With my mother being the youngest in her family, my sister and I are the youngest of the cousins. Linda was ten years older than I and so there wasn't the same sort of connection that Fiona has with her cousins. I remember the trips to Uncle Bud's house when I was young. They had big black labradors and a snow mobile. It wasn't until family reunions much later that I started to get to know Linda better. Much of our connection was around dogs. In her final years, she had a spectacular silver labrador named Lucky; they were lucky to have each other.
At the reception, the cousins were more reflective, reminiscent. We talked about family history and genealogy. We remembered tidbits from family gatherings and artifacts from our childhoods together that still hold special meaning.
There were jokes about having to stop meeting like this (at funerals), references to Harold and Maude, and promises to get together soon. Perhaps most important was the recognition that there is something more that shared ancestry or DNA that makes us cousins.
After college, I moved into an old cinnamon factory with a bunch of aspiring artists in New York City to be a writer. I was most interested in writing poems and short stories. I also had dreams of writing a great novel, but end up writing mostly computer programs.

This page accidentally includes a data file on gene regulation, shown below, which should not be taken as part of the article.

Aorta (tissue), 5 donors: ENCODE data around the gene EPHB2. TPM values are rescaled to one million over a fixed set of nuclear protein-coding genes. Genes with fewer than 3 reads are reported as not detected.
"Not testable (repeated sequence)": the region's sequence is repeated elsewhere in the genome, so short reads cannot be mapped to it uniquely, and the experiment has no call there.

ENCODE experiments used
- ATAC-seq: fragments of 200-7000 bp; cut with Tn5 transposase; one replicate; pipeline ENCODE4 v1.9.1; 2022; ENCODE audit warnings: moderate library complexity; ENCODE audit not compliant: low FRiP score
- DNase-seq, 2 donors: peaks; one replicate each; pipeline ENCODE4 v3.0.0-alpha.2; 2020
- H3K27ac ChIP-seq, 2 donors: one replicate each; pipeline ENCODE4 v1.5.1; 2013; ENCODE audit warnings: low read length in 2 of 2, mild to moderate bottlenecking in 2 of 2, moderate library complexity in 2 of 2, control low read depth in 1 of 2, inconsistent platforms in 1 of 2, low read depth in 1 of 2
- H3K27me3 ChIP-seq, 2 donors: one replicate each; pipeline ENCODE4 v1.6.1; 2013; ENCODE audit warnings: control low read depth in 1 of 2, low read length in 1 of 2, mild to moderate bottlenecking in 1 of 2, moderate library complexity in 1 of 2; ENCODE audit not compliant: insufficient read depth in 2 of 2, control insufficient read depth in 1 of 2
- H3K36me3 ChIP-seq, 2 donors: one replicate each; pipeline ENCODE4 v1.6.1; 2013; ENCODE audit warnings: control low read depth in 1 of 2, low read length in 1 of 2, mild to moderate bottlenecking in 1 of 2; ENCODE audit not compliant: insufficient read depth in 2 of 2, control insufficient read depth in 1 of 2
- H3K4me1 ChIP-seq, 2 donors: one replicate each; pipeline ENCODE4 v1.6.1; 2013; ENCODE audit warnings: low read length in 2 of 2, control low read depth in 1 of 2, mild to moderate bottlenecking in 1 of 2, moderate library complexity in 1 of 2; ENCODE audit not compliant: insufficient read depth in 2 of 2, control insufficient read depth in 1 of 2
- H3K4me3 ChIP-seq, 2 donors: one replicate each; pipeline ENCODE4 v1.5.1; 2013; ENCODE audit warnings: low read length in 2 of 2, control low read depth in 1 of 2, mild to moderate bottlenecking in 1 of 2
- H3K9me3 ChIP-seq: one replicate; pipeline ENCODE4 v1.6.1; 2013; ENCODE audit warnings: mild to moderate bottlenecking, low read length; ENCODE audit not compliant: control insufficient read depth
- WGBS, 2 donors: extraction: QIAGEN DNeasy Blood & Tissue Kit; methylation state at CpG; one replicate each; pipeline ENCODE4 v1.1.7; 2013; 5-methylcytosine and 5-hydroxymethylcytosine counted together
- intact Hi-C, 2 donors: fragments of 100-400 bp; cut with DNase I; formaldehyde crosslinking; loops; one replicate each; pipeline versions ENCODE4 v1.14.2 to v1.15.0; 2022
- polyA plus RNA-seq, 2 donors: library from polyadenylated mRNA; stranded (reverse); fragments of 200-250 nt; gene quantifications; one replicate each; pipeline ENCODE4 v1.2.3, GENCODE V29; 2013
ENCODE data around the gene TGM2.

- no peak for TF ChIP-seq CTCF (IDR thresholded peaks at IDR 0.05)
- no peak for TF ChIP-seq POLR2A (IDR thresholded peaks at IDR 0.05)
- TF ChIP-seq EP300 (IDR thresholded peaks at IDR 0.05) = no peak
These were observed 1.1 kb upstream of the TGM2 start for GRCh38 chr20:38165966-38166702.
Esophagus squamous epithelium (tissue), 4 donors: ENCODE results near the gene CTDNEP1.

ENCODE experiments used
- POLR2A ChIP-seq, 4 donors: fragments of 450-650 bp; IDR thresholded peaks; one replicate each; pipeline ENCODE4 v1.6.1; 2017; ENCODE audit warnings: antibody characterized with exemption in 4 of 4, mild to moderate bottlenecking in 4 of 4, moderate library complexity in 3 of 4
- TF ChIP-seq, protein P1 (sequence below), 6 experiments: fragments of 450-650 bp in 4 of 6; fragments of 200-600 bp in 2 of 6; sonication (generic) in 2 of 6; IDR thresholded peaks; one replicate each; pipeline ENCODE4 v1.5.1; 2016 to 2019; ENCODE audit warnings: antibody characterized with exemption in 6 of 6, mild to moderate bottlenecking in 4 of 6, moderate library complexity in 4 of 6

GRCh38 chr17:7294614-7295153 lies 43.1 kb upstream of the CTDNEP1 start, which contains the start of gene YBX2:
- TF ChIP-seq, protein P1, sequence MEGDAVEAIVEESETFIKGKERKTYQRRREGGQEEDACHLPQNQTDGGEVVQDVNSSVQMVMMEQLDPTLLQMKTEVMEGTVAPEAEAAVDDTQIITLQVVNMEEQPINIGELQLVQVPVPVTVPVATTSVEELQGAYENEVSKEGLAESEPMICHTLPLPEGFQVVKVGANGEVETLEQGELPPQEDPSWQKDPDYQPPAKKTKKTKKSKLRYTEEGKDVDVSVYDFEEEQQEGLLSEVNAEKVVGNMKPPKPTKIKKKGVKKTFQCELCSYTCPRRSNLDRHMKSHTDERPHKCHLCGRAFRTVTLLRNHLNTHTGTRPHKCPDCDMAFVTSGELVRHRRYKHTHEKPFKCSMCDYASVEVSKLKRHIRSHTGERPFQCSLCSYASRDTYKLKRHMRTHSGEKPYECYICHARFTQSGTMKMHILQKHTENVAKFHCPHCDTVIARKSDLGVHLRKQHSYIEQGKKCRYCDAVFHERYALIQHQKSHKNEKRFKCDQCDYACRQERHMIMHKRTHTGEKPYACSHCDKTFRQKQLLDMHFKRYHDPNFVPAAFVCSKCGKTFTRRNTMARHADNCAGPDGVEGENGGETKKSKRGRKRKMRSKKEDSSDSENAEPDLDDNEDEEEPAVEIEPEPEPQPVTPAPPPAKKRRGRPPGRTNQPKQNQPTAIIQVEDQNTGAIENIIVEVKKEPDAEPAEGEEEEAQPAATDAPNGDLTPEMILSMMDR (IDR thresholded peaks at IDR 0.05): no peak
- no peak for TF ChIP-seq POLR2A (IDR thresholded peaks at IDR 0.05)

Fast forward three decades, and I'm sitting in a nice house in suburbia writing blog posts on a laptop computer; a writing implement and genre that didn't exist back in the spice factory days. My online writing style continues to evolve. There have been times that I've written daily, sometimes, not very eloquently, in an effort to hone my craft. Other times, I've just been too busy to write regularly.
I'm starting off 2013 with a good string of blog post, but I've got a busy week ahead. I have to get non-blog writing done for other projects as well.
I'm also spending time trying to find things to inspire me and stimulate my creativity. Yesterday, I ended up on Sarah Kay's Ted talk, If I should have a daughter …
It got me thinking. Should I start hitting some of the poetry open mics? Should I start writing some more poetic blog posts to be read allowed, and then make a video of me reading them which I could share on YouTube? NPR has been doing an interesting series of having poets visit their news room and write poems about the experience and the day's news. Could I do a spoken word poetic news recap, perhaps drawing from other experiments in creative news, from the Daily Show to Autotune the news?
For politics, could I, a former, and perhaps future, political candidate, deliver spoken word poetic stump speeches?
I hope to give some of this a shot, perhaps even today, Epiphany, if I get the time.